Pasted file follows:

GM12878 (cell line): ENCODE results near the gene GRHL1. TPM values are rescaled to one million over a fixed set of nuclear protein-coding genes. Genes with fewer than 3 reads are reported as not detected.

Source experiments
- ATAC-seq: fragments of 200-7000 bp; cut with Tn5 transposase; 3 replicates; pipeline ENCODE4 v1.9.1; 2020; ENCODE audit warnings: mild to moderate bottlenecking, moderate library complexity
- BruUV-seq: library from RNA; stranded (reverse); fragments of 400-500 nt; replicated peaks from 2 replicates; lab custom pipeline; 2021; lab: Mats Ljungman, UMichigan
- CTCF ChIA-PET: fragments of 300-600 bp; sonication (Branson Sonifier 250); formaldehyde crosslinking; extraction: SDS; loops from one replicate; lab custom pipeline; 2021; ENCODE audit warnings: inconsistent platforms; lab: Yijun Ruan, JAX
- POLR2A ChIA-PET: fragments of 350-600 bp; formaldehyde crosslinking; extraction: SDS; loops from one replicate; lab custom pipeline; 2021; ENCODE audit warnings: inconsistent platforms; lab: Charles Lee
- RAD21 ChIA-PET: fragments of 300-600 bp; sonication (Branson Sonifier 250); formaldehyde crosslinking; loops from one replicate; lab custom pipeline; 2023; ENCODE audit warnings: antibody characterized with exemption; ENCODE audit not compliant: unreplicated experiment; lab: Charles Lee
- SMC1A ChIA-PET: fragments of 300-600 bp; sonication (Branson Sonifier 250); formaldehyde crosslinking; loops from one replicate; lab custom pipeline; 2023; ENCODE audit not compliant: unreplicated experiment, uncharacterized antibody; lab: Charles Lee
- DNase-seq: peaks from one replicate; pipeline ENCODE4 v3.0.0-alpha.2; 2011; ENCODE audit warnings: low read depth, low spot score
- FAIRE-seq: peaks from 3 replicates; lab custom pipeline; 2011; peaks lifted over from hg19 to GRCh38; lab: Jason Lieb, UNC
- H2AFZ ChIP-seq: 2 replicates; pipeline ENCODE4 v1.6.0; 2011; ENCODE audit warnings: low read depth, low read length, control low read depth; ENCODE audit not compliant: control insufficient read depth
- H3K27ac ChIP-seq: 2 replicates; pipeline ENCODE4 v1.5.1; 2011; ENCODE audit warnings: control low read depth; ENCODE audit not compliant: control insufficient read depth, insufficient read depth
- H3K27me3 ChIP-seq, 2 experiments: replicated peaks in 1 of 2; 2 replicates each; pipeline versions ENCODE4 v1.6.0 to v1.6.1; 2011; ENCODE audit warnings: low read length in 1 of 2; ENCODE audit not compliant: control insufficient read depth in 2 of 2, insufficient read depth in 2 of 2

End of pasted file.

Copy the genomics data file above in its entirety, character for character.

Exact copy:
GM12878 (cell line): ENCODE results near the gene GRHL1. TPM values are rescaled to one million over a fixed set of nuclear protein-coding genes. Genes with fewer than 3 reads are reported as not detected.

Source experiments
- ATAC-seq: fragments of 200-7000 bp; cut with Tn5 transposase; 3 replicates; pipeline ENCODE4 v1.9.1; 2020; ENCODE audit warnings: mild to moderate bottlenecking, moderate library complexity
- BruUV-seq: library from RNA; stranded (reverse); fragments of 400-500 nt; replicated peaks from 2 replicates; lab custom pipeline; 2021; lab: Mats Ljungman, UMichigan
- CTCF ChIA-PET: fragments of 300-600 bp; sonication (Branson Sonifier 250); formaldehyde crosslinking; extraction: SDS; loops from one replicate; lab custom pipeline; 2021; ENCODE audit warnings: inconsistent platforms; lab: Yijun Ruan, JAX
- POLR2A ChIA-PET: fragments of 350-600 bp; formaldehyde crosslinking; extraction: SDS; loops from one replicate; lab custom pipeline; 2021; ENCODE audit warnings: inconsistent platforms; lab: Charles Lee
- RAD21 ChIA-PET: fragments of 300-600 bp; sonication (Branson Sonifier 250); formaldehyde crosslinking; loops from one replicate; lab custom pipeline; 2023; ENCODE audit warnings: antibody characterized with exemption; ENCODE audit not compliant: unreplicated experiment; lab: Charles Lee
- SMC1A ChIA-PET: fragments of 300-600 bp; sonication (Branson Sonifier 250); formaldehyde crosslinking; loops from one replicate; lab custom pipeline; 2023; ENCODE audit not compliant: unreplicated experiment, uncharacterized antibody; lab: Charles Lee
- DNase-seq: peaks from one replicate; pipeline ENCODE4 v3.0.0-alpha.2; 2011; ENCODE audit warnings: low read depth, low spot score
- FAIRE-seq: peaks from 3 replicates; lab custom pipeline; 2011; peaks lifted over from hg19 to GRCh38; lab: Jason Lieb, UNC
- H2AFZ ChIP-seq: 2 replicates; pipeline ENCODE4 v1.6.0; 2011; ENCODE audit warnings: low read depth, low read length, control low read depth; ENCODE audit not compliant: control insufficient read depth
- H3K27ac ChIP-seq: 2 replicates; pipeline ENCODE4 v1.5.1; 2011; ENCODE audit warnings: control low read depth; ENCODE audit not compliant: control insufficient read depth, insufficient read depth
- H3K27me3 ChIP-seq, 2 experiments: replicated peaks in 1 of 2; 2 replicates each; pipeline versions ENCODE4 v1.6.0 to v1.6.1; 2011; ENCODE audit warnings: low read length in 1 of 2; ENCODE audit not compliant: control insufficient read depth in 2 of 2, insufficient read depth in 2 of 2